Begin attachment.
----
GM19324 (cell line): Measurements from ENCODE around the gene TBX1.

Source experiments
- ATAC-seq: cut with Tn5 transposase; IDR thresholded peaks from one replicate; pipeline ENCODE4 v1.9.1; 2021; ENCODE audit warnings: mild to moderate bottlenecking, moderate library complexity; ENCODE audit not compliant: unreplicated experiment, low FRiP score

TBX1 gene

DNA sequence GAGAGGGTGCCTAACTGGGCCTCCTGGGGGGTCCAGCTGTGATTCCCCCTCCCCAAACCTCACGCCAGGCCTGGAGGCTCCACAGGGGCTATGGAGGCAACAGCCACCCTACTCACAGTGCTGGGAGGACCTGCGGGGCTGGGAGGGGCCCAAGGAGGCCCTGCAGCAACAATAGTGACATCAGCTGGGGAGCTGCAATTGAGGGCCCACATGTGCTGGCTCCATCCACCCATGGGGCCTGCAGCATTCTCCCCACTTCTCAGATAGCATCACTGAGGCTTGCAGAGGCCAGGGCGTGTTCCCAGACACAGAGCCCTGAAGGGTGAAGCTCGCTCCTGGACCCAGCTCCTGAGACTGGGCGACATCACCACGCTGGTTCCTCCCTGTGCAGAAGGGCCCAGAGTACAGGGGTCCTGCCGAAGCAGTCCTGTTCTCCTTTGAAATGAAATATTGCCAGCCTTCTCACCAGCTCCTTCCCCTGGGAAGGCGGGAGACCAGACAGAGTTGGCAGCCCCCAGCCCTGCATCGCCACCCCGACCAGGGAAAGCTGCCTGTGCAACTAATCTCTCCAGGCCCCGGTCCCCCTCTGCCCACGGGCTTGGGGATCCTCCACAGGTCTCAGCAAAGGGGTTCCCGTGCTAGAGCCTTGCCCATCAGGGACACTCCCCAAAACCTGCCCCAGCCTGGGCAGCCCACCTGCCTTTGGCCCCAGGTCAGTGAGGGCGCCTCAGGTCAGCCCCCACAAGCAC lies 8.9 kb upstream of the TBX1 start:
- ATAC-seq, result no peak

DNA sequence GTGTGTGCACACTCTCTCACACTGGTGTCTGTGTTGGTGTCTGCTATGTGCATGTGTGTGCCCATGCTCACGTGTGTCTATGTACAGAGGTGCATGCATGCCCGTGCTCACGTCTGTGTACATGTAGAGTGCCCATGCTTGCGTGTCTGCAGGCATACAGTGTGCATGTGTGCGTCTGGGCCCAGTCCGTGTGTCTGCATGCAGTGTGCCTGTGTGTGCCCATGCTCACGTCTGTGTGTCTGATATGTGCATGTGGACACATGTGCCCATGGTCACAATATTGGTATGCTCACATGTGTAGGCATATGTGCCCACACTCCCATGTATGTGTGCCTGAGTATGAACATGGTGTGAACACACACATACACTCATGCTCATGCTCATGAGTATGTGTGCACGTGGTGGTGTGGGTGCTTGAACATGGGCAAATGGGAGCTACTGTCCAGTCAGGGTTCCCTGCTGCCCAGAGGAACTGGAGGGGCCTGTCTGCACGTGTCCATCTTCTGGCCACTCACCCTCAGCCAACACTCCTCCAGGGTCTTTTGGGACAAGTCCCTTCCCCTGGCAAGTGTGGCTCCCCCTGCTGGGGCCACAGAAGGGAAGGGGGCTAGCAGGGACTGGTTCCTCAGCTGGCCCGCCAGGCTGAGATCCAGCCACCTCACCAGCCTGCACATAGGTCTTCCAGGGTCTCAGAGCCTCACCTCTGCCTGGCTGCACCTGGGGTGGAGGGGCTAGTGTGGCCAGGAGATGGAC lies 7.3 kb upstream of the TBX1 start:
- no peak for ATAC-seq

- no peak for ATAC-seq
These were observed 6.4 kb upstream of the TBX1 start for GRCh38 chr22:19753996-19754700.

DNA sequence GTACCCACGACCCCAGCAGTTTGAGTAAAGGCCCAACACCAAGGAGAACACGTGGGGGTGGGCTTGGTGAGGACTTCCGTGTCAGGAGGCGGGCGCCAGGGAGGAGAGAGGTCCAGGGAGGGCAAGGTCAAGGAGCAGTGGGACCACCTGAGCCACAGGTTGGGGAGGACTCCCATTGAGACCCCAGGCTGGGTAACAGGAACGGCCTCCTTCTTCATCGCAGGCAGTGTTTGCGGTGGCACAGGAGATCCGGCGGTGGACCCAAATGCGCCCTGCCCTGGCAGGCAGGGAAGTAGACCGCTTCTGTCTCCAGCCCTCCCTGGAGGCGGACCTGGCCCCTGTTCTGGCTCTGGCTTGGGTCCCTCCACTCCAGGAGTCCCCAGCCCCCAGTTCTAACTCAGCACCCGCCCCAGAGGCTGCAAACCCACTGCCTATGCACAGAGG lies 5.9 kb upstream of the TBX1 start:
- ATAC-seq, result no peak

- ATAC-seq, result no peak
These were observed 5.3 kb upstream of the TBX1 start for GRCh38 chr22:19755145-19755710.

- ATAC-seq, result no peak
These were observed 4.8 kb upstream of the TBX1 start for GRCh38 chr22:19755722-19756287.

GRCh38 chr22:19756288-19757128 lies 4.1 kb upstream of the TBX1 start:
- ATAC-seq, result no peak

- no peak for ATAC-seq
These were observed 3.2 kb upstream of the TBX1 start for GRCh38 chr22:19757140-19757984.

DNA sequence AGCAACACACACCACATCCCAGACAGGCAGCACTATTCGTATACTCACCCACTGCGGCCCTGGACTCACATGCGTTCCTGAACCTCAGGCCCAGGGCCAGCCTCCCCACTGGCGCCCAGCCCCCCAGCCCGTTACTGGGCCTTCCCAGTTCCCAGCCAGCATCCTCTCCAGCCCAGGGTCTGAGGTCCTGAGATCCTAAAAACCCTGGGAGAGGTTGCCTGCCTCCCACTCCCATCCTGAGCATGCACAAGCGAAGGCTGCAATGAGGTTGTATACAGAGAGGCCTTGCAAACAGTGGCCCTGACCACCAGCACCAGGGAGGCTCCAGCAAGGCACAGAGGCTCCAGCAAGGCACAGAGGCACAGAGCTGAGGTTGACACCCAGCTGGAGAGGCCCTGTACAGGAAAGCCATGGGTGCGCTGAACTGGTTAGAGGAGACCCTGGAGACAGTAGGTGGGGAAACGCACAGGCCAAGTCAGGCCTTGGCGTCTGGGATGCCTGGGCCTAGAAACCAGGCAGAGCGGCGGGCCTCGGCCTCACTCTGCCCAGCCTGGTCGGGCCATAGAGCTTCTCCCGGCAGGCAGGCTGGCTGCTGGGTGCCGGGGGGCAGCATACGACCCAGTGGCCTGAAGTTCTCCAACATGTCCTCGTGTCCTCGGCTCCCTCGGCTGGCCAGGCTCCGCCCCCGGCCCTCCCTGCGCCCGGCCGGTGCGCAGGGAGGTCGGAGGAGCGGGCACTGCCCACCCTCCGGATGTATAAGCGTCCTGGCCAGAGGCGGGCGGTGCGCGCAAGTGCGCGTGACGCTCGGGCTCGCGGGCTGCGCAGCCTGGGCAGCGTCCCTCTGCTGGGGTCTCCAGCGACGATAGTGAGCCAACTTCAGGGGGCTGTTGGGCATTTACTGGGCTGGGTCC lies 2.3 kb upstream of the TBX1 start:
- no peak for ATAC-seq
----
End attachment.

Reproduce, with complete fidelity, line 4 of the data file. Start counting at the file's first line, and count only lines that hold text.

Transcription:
TBX1 gene